Events could be ‘near normal’ by the fall; spring breakers should quarantine and get tested, APH says

Austin

AUSTIN (KXAN) — Those who traveled for spring break are asked to quarantine next week and take a COVID-19 test at the end of that period, health officials said Friday.

With the downward trend of hospitalizations and active cases in Austin-Travis County, Austin Public Health would like to make sure it stays that way and advised anybody who went on vacations where “masking and social distancing weren’t adhered to,” they should quarantine and test.

“We’re still in Stage 3, but we’re concerned with spring break,” Dr. Mark Escott, APH interim health authority said.

He doesn’t want the progress the community has made to be undone, and he said the main reason Austin and Travis County has done so well driving down cases is people and businesses still insisting on wearing masks and social distancing.

“We’re pleased that we still have our mask mandate in place and pleased to see so many businesses are enforcing it,” he said. “We’re hopeful that’s going to continue to place Austin and Travis County ahead of other Texas cities and most other US cities in terms of disease spread and death.”

The latest data shows the rolling average of new hospitalizations is 22, with 26 new admissions reported Thursday. The average was down to 19 on Tuesday, the lowest it has been since early November 2020, and that’s something Escott said officials will keep monitoring.

Approximately 11% of Travis County residents are fully-vaccinated, and about 25% have at least one shot, Escott said. He said he’s particularly pleased that more than 50% of the county’s 65-and-older population are protected against COVID-19.

When will the Johnson & Johnson vaccine be available through APH?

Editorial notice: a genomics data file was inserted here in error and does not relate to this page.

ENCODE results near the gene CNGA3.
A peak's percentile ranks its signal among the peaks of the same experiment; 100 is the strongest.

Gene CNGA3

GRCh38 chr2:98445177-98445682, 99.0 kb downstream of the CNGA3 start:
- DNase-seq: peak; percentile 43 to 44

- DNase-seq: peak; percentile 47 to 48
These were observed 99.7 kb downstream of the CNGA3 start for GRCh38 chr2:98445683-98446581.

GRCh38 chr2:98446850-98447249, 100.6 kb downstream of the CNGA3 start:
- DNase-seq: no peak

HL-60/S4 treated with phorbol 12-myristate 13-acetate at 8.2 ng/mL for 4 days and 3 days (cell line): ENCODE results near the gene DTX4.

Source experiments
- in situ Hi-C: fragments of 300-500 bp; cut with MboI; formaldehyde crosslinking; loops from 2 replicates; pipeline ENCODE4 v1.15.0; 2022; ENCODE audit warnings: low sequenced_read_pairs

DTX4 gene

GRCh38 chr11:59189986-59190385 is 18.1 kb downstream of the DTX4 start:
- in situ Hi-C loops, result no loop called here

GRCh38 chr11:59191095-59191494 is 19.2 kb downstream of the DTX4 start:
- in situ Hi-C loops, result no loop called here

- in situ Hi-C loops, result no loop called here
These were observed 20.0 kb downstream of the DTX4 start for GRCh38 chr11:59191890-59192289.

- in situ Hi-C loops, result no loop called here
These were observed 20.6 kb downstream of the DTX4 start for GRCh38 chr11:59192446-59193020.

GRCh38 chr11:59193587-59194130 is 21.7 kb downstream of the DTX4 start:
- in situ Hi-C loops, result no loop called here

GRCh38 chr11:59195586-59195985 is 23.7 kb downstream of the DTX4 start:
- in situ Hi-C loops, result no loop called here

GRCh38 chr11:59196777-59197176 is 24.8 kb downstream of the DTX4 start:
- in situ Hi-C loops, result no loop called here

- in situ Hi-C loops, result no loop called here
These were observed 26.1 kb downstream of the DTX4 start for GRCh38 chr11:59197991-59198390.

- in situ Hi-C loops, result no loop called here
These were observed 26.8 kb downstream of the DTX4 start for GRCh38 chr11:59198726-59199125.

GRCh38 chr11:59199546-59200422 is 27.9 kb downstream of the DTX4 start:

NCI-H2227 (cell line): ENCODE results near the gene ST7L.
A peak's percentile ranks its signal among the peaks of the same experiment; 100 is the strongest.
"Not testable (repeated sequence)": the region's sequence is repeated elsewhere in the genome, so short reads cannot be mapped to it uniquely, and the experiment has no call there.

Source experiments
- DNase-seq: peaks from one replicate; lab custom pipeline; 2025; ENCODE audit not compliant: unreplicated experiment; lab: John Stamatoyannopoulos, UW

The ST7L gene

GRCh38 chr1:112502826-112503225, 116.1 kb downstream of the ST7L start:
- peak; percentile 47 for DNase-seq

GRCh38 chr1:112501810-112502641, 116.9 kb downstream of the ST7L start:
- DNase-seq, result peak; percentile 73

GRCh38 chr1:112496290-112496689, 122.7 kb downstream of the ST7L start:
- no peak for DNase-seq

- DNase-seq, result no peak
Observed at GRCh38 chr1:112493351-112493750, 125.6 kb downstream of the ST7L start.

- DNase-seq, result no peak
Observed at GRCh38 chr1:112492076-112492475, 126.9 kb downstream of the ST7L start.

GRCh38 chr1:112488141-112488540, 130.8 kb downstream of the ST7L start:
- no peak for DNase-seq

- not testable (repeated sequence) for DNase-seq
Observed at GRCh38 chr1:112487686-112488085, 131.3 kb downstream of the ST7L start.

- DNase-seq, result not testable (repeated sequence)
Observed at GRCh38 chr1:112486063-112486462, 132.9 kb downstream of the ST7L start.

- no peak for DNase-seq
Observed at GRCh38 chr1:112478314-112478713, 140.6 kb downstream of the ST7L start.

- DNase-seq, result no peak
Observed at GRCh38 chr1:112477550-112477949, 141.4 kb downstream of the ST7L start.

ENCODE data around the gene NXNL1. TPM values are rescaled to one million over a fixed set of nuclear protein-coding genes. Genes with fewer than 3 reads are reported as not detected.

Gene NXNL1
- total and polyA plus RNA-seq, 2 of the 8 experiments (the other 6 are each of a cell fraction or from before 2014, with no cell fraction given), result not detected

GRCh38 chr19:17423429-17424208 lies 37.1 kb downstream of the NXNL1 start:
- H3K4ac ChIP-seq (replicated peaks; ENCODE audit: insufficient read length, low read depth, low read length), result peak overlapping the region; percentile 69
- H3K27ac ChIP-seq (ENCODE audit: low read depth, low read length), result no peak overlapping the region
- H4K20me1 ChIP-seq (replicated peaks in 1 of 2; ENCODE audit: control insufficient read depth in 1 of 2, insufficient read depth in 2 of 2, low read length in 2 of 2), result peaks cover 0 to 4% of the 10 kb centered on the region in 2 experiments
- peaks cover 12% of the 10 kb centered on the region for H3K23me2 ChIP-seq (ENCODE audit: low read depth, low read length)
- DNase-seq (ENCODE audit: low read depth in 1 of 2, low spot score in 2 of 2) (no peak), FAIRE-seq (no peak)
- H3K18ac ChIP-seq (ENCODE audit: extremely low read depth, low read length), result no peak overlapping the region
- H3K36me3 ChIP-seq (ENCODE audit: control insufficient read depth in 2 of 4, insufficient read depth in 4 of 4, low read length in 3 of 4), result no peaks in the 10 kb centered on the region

APH Director Stephanie Howard-Hayden said the agency requested 12,000 Johnson & Johnson vaccine doses, the only vaccine currently available that can be done with just one shot, but they haven’t received them from the Texas Department of State Health Services.

“When we do, we’ll quickly deploy them into the community,” she said.

Escott said it’s his understanding the distribution of the one-shot vaccine will go up significantly in April. He said once the shot is administered, there’s about a two-week build for protection.

“It’s really a game changer in terms of our ability to vax people quickly and reach herd immunity in short order,” he said.

In general, Escott said, as more vaccine doses become available regardless of who produces them, the strategy to get people vaccinated has to change. He said with a limited number of vaccines, large vaccination sites like one APH is piloting at Toney Burger Center this weekend work great. However, when the supply increases, he said more private providers will take the lead in getting people immunized.

“As supply chain improves, we know that successful public health vaccination strategies involve public and private partnership,” he said. “If you look back to H1N1, the vast majority of vaccines were administered by the private sector. They need to be close and convenient to people. They need to be close to where they live and work, so the strategy isn’t just city and county resources, it’s using the 350 other providers who can give vaccine in our community.”